The Historic County Courthouse, located at 100 N. Third Street, houses the offices of the County Executive, County Counselor, County Council and the Director of Administration.
St. Charles County, organized in 1812, purchased the site for a permanent location from the City of St. Charles in 1851 for $223.87. Two modest buildings were constructed, one for the County Clerk and the other for the Circuit Clerk.
For years, this location was known as "Clerks' Hill."
The people of St. Charles County twice defeated proposed bond issues to build a new courthouse. In 1888 and 1894, the bond issues proposals lost by heavy margins. They needed two-thirds approval margins to pass. In 1897, at the request of the St. Charles Merchants Association, the Republican County Court ignored the popular votes and proceeded with the project, paying for it from surplus county funds.
The county seat, with a population of 7,982 after the 1900 census, had become an industrial center, with the car shops of American Car and Foundry visible from the new courthouse.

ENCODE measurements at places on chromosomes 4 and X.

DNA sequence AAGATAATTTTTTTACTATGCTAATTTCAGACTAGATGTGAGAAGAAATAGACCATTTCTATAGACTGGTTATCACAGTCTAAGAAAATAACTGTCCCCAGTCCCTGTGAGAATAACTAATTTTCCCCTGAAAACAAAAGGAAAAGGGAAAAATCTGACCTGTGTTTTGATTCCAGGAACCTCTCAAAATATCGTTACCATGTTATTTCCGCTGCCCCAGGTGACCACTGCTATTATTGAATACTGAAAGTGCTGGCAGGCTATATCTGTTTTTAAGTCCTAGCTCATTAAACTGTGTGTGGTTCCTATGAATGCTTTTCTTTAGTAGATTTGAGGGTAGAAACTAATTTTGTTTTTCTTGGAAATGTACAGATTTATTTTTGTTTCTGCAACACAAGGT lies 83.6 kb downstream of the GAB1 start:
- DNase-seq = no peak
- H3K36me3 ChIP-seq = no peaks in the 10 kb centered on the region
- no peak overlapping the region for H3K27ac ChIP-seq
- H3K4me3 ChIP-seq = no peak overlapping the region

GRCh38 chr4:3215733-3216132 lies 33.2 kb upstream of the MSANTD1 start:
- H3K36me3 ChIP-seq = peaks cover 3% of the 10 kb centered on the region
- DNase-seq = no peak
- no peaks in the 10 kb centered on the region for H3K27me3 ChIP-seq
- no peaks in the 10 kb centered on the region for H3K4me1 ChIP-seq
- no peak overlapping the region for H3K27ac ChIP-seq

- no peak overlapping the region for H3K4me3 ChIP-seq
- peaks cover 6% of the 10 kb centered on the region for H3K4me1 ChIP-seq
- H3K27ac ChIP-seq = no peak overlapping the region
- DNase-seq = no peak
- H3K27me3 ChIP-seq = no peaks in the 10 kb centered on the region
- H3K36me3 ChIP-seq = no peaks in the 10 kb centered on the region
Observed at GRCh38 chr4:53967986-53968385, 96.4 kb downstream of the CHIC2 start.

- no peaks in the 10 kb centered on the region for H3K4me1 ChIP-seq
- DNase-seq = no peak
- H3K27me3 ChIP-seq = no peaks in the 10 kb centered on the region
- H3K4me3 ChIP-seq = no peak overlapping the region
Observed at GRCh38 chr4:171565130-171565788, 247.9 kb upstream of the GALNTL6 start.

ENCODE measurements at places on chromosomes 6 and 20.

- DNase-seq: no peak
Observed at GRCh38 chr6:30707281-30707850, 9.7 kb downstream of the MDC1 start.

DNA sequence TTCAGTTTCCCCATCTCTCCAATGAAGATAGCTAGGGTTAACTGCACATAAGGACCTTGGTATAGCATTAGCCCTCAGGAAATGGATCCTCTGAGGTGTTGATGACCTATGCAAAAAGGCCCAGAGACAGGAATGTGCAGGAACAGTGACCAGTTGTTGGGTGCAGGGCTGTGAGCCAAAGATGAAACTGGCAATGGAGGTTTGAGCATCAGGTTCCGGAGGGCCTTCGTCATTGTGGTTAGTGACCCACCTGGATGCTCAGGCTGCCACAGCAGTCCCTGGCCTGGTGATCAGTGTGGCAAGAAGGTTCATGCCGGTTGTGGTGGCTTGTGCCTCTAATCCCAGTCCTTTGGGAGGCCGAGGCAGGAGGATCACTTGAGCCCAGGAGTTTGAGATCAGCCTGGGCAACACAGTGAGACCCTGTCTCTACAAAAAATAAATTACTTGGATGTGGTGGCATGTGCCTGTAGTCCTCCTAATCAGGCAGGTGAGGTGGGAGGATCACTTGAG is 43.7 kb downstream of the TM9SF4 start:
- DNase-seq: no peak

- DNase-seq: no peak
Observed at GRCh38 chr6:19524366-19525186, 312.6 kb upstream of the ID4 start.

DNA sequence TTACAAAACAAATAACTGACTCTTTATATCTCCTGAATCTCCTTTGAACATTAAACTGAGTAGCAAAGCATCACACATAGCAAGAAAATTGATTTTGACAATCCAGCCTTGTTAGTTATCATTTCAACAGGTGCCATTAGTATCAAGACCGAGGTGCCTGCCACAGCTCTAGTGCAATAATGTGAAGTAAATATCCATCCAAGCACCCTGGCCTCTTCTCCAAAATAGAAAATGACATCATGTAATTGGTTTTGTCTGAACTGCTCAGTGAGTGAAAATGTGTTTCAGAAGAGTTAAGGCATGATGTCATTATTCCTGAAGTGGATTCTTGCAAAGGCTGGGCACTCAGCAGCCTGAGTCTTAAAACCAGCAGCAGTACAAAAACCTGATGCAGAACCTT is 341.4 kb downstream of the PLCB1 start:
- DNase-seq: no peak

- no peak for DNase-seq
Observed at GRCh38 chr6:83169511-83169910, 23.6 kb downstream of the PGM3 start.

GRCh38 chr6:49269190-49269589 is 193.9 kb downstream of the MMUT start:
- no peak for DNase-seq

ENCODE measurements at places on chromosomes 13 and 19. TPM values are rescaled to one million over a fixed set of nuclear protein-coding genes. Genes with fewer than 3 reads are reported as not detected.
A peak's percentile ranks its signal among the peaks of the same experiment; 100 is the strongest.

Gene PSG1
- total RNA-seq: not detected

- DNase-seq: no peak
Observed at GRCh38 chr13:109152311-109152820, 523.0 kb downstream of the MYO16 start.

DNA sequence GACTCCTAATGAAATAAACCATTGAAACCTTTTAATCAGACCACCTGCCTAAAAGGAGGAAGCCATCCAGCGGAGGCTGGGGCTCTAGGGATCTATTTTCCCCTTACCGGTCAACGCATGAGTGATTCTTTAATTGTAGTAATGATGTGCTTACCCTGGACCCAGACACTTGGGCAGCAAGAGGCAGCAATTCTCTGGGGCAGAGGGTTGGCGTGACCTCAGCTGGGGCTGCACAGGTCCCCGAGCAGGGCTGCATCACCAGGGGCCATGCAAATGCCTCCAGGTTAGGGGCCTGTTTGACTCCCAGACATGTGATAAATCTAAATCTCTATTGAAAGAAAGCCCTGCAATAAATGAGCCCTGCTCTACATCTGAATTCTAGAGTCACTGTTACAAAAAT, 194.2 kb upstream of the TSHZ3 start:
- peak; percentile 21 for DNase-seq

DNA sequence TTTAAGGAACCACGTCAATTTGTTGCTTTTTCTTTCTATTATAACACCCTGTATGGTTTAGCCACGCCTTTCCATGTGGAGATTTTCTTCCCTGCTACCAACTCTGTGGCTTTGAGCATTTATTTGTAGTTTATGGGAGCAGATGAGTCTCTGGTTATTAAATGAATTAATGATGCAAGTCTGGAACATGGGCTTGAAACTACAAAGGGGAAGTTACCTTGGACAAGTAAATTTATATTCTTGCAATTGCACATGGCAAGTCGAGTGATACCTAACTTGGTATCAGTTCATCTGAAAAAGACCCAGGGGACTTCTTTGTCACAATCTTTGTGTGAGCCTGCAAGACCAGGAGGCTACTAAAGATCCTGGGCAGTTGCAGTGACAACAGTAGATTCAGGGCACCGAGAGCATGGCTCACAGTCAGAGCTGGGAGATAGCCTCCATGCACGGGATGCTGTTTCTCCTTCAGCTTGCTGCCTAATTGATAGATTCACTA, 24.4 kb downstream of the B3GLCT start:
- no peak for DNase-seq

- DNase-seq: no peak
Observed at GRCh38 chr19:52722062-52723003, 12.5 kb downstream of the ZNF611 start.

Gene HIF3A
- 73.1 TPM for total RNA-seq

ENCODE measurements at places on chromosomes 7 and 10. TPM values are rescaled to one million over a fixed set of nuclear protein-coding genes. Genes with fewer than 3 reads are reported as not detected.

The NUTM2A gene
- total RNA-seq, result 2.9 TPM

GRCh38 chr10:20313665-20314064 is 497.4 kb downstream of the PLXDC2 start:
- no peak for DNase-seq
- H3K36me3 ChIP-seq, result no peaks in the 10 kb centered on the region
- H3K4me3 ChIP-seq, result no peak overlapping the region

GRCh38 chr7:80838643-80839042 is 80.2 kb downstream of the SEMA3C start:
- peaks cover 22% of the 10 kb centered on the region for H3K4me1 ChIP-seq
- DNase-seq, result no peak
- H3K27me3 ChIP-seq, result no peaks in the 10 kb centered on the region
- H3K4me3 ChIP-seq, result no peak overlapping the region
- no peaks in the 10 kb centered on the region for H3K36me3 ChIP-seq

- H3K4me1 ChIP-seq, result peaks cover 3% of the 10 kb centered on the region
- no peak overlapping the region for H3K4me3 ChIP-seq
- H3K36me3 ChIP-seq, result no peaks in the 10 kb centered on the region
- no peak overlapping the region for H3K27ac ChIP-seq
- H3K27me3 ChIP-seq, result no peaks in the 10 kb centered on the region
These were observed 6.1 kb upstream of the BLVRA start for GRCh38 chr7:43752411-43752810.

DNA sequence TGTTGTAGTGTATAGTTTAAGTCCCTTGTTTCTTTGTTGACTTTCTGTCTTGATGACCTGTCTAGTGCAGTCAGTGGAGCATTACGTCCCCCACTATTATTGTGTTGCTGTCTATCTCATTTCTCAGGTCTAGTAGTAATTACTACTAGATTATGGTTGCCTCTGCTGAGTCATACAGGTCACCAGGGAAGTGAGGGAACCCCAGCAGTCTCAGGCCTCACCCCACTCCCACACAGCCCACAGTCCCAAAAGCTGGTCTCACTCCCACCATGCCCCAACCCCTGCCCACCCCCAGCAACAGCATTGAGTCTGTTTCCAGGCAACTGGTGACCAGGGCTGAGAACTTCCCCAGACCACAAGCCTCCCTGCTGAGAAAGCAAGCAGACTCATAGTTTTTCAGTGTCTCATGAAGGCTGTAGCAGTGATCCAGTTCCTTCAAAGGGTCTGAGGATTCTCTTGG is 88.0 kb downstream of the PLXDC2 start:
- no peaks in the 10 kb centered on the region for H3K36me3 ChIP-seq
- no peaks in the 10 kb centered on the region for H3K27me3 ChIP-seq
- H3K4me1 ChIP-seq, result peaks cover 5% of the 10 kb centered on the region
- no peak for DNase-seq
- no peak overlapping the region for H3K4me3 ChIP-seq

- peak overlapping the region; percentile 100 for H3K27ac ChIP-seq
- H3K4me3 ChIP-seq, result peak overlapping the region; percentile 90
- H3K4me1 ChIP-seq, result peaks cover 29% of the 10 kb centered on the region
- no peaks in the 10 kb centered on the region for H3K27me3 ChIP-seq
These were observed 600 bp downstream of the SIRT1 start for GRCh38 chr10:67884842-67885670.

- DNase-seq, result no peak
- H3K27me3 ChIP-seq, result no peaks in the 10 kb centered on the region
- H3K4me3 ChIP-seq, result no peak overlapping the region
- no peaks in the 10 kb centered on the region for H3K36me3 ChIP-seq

This building was designed in 1898 by prominent architect Jerome B. Legg, who also designed County Courthouses in the Missouri counties of Ste. Genevieve, Gasconade, Mississippi and St. Francois. They were all brick buildings. The stone for this building was quarried on site, and is the only one Legg built with stone. It is considered his best effort.
This Courthouse building was started in February 1900 and occupied in April 1903. A dedication was to have been held in June 1903, but a major flood of the Missouri River that year canceled the dedication.
The Courthouse was finished in 1905, but the official dedication wasn't held until Oct. 31, 1913. The total cost of this structure, including land, was $94,582.87.
After the construction of the new Administration Building and the Courts Administration Building, major renovations of the Historic Courthouse took place in 1994. Some of the challenges in this renovation were lead and asbestos cleanup, making it accessible for persons with disabilities, returning original finishes and colors of the day, and stabilizing painted murals.
Some notable features that were conserved from the original courthouse include mosaic floor tiles, wainscoting, granite steps, original wrought iron railings and the exterior dome.